City Council postpones decision on West Steamboat annexation |

City Council postpones decision on West Steamboat annexation

Brynn Grey Partners would develop this area west of the under-construction Overlook Park subdivision into three neighborhoods west of Steamboat Springs, should City Council approve annexing the land. (Photo by John F. Russell)

Editor’s note: This story was clarified at 4 p.m. Wednesday, Dec. 5 to refer to Brynn Grey Partner’s stakeholder group, the WSN Pioneers. 

STEAMBOAT SPRINGS — Amid concerns that agreements between the developers and various other organizations were not finalized, Steamboat Springs City Council decided to delay the first reading of an ordinance that would annex 191 acres west of the current city limits.

Brynn Grey Partners has proposed developing three neighborhoods in the area adjacent to the Overlook development west of town.

Council anticipated making a decision on annexing the property at first reading Tuesday night but voted to table the decision after learning that Brynn Grey did not have finalized agreements with five other entities. Completion of some of these agreements was explicitly referenced in the ordinance, meaning the ordinance referred to attached documents that do not yet exist.

“If we don’t have (the attachments) in what we’re saying is our first reading, then we are not giving the public the capacity to give their two cents,” said council member Heather Sloop.

City Council told Brynn Grey they must finalize agreements with the Routt County Rifle Club, Steamboat Springs School District, the developers of Overlook Park, Alpine Bank and the Yampa Valley Housing Authority by Wednesday, Dec. 12, in order to present a complete ordinance for first reading at City Council’s Dec. 18 meeting.

“I think we’re getting really close to a deal and the finish line, so everybody’s getting very serious about what’s in that deal,” said Melissa Sherburne, Brynn Grey’s director of acquisitions.

At a glance

If the annexation receives final approval, Brynn Grey Partners must still undergo a review of its development plan with the city planning development, planning commission and another hearing before City Council.

The development is slated to contain a mixture of single-family homes, apartments, duplexes, town homes and some commercial properties. If the project receives final approval, Brynn Grey plans to build approximately 10 homes in 2019 and 26 homes for about 15 years afterward. 

Of the 450 units in the complex, 158 homes will be deed restricted. Deed-restricted homes would require buyers work 30 hours per week in Routt County and would not allow short-term rentals in the home. These homes would appreciate at a rate of 3 percent per year or the increase in area median income, whichever is greater.

Brynn Grey has said its targeted prices for the deed-restricted homes will be between the lower $300,000 and the upper $400,000 range, depending on the type of unit.

If council approves the annexation on second reading, Steamboat residents could gather signatures to petition for a referendum, which would place the issue before voters. In 2009, City Council approved the annexation of Steamboat 700, a larger proposed development in the same area west of Steamboat. Voters rejected the Steamboat 700 annexation after a referendum.

The developers’ negotiations with the school district and housing authority are both regarding land donations.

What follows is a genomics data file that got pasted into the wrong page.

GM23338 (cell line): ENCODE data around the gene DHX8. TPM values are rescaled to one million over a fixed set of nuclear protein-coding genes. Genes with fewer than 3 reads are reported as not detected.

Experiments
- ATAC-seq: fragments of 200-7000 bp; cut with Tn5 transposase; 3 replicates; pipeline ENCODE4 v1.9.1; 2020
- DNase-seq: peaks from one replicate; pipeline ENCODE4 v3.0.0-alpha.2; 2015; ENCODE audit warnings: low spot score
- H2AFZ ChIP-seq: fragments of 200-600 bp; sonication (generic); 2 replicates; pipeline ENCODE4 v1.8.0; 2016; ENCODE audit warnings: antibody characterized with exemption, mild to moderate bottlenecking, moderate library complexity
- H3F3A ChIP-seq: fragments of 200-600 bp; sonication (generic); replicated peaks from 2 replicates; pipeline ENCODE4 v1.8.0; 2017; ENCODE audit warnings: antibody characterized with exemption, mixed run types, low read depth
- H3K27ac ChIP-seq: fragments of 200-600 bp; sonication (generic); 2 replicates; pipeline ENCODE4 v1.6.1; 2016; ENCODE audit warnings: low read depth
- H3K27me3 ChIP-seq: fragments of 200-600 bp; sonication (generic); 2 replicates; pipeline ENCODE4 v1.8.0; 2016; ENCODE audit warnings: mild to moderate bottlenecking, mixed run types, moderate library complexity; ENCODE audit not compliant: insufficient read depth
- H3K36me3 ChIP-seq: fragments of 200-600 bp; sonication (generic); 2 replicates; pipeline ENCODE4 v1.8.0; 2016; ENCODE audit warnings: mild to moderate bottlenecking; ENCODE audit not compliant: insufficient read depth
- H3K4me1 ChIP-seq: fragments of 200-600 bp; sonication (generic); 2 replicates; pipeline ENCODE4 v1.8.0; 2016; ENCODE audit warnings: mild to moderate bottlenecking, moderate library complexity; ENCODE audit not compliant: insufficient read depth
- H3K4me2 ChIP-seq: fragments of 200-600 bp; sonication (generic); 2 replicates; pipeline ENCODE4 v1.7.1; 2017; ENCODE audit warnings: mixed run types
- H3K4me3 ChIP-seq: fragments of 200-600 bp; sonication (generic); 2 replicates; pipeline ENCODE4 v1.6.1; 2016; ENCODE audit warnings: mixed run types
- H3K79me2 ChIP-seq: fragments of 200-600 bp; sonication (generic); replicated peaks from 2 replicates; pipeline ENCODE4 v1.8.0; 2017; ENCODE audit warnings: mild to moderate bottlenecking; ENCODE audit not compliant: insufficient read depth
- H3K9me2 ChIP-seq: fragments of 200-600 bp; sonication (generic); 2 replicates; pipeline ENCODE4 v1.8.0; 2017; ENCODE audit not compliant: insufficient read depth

Brynn Grey also must come to an agreement on road and utility accesses, and Alpine Bank must rubber stamp a subordination agreement because Brynn Grey plans to purchase the land from the developers of the no longer active Steamboat 700 project.

The gun club is working with Brynn Grey to negate a “nuclear option” in connection to the Steamboat 700 project that would not allow the club to operate in its current location.

A motion to table the ordinance passed 6-to-1 with council member Sonja Macys opposed.

City Council also worried about how it would be determined who would be allowed to purchase the first homes in the development.

For a refundable payment of $100, Brynn Grey allowed community members to sign up for WSN Pioneers. The developers planned to place Pioneer members on a priority waitlist, allowing them first access to purchasing the new homes. Pioneer members also were allowed to select home styles and design finishes, and they participated in focus groups on the development.

Now, that could change.

Council members wanted to see more publicity about WSN Pioneers and challenged Brynn Grey to return with equitable options to determine who buys the first homes to hit the market.

“We never talked through what happens with these 180 units and how we make it fair for everybody and who’s responsible for that. …We’ve never talked about how do we make it fair to the first 300 people that want the first nine houses,” council member Robin Crossan said.

David O’Neil, CEO of Brynn Grey, said he hoped to meet with stakeholders on the topic to “come up with a process that’s fair and equitable and that everybody feels good about.”

Stakeholders, according to O’Neil, include members of the Pioneers, the Yampa Valley Housing Authority and those concerned about the fairness of who will have the opportunity to purchase the first homes.

Council also determined that it wanted to host a community town hall on the annexation before it goes to second reading on Jan. 22, 2019. The date of the town hall is yet to be determined.

Council will reconsider the first reading of the ordinance annexing the land on Tuesday, Dec. 18.

To reach Eleanor Hasenbeck, call 970-871-4210, email or follow her on Twitter @elHasenbeck.

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